Recessive Mutations in RYR1 Are a Common Cause of Congenital Fiber

Institute for Neuroscience and Muscle Research, Children's Hospital at Westmead, Sydney, Australia.
Human Mutation (Impact Factor: 5.14). 07/2010; 31(7):E1544-50. DOI: 10.1002/humu.21278
Source: PubMed

ABSTRACT The main histological abnormality in congenital fiber type disproportion (CFTD) is hypotrophy of type 1 (slow twitch) fibers compared to type 2 (fast twitch) fibers. To investigate whether mutations in RYR1 are a cause of CFTD we sequenced RYR1 in seven CFTD families in whom the other known causes of CFTD had been excluded. We identified compound heterozygous changes in the RYR1 gene in four families (five patients), consistent with autosomal recessive inheritance. Three out of five patients had ophthalmoplegia, which may be the most specific clinical indication of mutations in RYR1. Type 1 fibers were at least 50% smaller, on average, than type 2 fibers in all biopsies. Recessive mutations in RYR1 are a relatively common cause of CFTD and can be associated with extreme fiber size disproportion.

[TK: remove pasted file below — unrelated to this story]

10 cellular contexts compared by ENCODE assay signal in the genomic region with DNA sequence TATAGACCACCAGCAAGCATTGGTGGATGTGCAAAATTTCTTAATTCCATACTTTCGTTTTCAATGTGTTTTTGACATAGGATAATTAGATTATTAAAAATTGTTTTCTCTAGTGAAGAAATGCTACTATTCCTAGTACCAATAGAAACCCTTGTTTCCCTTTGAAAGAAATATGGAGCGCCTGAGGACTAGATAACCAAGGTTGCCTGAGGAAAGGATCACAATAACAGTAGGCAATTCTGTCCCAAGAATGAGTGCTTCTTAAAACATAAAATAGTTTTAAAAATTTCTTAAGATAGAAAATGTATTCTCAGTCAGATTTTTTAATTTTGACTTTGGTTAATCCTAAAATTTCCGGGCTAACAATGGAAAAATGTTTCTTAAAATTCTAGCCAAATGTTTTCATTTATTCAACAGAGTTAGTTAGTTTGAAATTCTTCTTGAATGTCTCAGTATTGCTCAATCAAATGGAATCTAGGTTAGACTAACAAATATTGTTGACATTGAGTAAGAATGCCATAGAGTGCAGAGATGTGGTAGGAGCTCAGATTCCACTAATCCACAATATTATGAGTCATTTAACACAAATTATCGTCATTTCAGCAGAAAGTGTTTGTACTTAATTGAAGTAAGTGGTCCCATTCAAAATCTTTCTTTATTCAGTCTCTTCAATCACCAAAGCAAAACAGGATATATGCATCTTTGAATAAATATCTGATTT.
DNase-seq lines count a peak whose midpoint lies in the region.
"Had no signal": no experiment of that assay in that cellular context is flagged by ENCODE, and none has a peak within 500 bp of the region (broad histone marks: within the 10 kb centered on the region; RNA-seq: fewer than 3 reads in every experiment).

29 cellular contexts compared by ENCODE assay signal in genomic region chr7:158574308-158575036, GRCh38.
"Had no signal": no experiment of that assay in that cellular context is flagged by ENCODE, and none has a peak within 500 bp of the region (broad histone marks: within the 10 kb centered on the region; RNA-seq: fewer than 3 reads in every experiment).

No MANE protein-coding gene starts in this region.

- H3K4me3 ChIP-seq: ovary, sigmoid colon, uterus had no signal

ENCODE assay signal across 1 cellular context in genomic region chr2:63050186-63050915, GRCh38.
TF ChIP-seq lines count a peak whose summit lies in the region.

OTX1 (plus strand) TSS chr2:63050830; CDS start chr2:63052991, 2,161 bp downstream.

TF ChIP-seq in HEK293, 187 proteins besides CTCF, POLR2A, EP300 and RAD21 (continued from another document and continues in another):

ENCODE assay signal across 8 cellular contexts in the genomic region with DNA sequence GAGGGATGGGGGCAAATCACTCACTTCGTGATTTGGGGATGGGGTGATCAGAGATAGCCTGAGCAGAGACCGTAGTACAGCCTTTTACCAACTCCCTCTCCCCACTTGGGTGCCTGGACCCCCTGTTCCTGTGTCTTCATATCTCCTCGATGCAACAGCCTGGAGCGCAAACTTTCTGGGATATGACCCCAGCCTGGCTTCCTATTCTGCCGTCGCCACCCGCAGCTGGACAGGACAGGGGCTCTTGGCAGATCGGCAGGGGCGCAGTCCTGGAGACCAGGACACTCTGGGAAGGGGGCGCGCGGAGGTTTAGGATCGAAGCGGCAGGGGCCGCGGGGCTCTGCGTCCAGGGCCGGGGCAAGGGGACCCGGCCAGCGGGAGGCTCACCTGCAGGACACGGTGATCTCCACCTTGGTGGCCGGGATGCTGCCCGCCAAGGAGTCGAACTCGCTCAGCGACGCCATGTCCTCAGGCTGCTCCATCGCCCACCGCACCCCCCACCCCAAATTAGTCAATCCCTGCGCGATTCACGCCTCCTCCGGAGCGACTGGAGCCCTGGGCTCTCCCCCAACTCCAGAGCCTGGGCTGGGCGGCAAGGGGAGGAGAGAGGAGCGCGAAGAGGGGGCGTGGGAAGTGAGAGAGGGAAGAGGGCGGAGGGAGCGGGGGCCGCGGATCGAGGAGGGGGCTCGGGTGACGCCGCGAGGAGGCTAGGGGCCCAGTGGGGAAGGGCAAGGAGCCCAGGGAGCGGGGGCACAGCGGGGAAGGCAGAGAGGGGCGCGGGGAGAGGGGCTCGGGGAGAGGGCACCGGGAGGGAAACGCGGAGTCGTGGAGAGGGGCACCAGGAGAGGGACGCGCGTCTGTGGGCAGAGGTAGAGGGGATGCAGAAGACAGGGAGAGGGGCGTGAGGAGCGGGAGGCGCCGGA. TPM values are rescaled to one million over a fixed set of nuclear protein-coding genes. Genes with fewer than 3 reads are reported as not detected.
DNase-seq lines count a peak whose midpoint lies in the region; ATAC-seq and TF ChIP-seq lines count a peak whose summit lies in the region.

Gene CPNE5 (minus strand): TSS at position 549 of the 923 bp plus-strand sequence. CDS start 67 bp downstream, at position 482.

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    • "Both dominant and recessive mutations have been reported in RYR1. Dominant mutations have traditionally been associated with central core disease (CCD) and/or a susceptibility to malignant hyperthermia (MHS) [2], while recessive mutations predominate in patients with multiminicore disease (MmD), centronuclear myopathy (CNM), and congenital fiber type disproportion (CFTD) [4-6]. At this time, no specific treatments are available for any RYR1-related myopathy, though modifying oxidative stress may be one therapeutic avenue [7]. "